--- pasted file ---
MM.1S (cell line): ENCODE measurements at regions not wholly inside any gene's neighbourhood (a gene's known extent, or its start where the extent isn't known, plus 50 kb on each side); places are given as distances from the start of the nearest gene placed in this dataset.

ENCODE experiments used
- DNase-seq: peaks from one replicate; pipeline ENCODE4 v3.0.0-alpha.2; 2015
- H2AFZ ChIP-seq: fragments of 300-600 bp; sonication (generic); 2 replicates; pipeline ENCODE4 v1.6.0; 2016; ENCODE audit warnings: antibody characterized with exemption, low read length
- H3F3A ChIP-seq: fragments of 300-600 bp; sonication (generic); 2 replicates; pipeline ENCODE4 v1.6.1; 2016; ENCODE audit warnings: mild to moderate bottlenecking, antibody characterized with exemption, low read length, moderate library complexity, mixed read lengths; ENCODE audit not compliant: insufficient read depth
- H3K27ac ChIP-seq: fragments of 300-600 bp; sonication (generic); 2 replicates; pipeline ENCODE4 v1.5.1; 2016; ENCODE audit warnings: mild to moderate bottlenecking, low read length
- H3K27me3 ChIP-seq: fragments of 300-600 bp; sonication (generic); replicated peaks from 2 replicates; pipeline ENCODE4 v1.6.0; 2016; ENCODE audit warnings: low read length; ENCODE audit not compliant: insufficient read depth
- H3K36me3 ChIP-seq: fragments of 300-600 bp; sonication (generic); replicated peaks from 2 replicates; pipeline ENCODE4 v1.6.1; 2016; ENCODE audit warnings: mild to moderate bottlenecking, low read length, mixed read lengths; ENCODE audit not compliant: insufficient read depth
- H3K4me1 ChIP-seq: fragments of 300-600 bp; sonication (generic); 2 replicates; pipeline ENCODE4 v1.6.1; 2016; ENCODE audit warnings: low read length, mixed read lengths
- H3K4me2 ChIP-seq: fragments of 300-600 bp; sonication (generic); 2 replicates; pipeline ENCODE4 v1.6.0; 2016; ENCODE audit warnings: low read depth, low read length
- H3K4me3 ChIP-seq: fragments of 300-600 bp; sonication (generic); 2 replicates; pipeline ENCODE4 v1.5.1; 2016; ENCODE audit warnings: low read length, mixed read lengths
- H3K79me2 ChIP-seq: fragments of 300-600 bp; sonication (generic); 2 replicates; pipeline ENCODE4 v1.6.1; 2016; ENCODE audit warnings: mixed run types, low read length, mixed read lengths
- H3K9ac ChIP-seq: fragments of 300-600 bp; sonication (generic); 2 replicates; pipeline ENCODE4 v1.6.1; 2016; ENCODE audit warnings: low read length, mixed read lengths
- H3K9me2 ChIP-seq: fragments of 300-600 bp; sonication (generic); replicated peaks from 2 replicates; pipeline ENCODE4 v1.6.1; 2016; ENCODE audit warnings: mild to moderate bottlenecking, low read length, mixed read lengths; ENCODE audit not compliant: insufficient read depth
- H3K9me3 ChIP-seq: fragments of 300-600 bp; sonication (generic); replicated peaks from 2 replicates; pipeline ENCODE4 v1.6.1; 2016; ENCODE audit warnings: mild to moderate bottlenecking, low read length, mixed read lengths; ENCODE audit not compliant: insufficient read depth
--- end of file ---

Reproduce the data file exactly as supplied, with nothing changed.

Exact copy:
MM.1S (cell line): ENCODE measurements at regions not wholly inside any gene's neighbourhood (a gene's known extent, or its start where the extent isn't known, plus 50 kb on each side); places are given as distances from the start of the nearest gene placed in this dataset.

ENCODE experiments used
- DNase-seq: peaks from one replicate; pipeline ENCODE4 v3.0.0-alpha.2; 2015
- H2AFZ ChIP-seq: fragments of 300-600 bp; sonication (generic); 2 replicates; pipeline ENCODE4 v1.6.0; 2016; ENCODE audit warnings: antibody characterized with exemption, low read length
- H3F3A ChIP-seq: fragments of 300-600 bp; sonication (generic); 2 replicates; pipeline ENCODE4 v1.6.1; 2016; ENCODE audit warnings: mild to moderate bottlenecking, antibody characterized with exemption, low read length, moderate library complexity, mixed read lengths; ENCODE audit not compliant: insufficient read depth
- H3K27ac ChIP-seq: fragments of 300-600 bp; sonication (generic); 2 replicates; pipeline ENCODE4 v1.5.1; 2016; ENCODE audit warnings: mild to moderate bottlenecking, low read length
- H3K27me3 ChIP-seq: fragments of 300-600 bp; sonication (generic); replicated peaks from 2 replicates; pipeline ENCODE4 v1.6.0; 2016; ENCODE audit warnings: low read length; ENCODE audit not compliant: insufficient read depth
- H3K36me3 ChIP-seq: fragments of 300-600 bp; sonication (generic); replicated peaks from 2 replicates; pipeline ENCODE4 v1.6.1; 2016; ENCODE audit warnings: mild to moderate bottlenecking, low read length, mixed read lengths; ENCODE audit not compliant: insufficient read depth
- H3K4me1 ChIP-seq: fragments of 300-600 bp; sonication (generic); 2 replicates; pipeline ENCODE4 v1.6.1; 2016; ENCODE audit warnings: low read length, mixed read lengths
- H3K4me2 ChIP-seq: fragments of 300-600 bp; sonication (generic); 2 replicates; pipeline ENCODE4 v1.6.0; 2016; ENCODE audit warnings: low read depth, low read length
- H3K4me3 ChIP-seq: fragments of 300-600 bp; sonication (generic); 2 replicates; pipeline ENCODE4 v1.5.1; 2016; ENCODE audit warnings: low read length, mixed read lengths
- H3K79me2 ChIP-seq: fragments of 300-600 bp; sonication (generic); 2 replicates; pipeline ENCODE4 v1.6.1; 2016; ENCODE audit warnings: mixed run types, low read length, mixed read lengths
- H3K9ac ChIP-seq: fragments of 300-600 bp; sonication (generic); 2 replicates; pipeline ENCODE4 v1.6.1; 2016; ENCODE audit warnings: low read length, mixed read lengths
- H3K9me2 ChIP-seq: fragments of 300-600 bp; sonication (generic); replicated peaks from 2 replicates; pipeline ENCODE4 v1.6.1; 2016; ENCODE audit warnings: mild to moderate bottlenecking, low read length, mixed read lengths; ENCODE audit not compliant: insufficient read depth
- H3K9me3 ChIP-seq: fragments of 300-600 bp; sonication (generic); replicated peaks from 2 replicates; pipeline ENCODE4 v1.6.1; 2016; ENCODE audit warnings: mild to moderate bottlenecking, low read length, mixed read lengths; ENCODE audit not compliant: insufficient read depth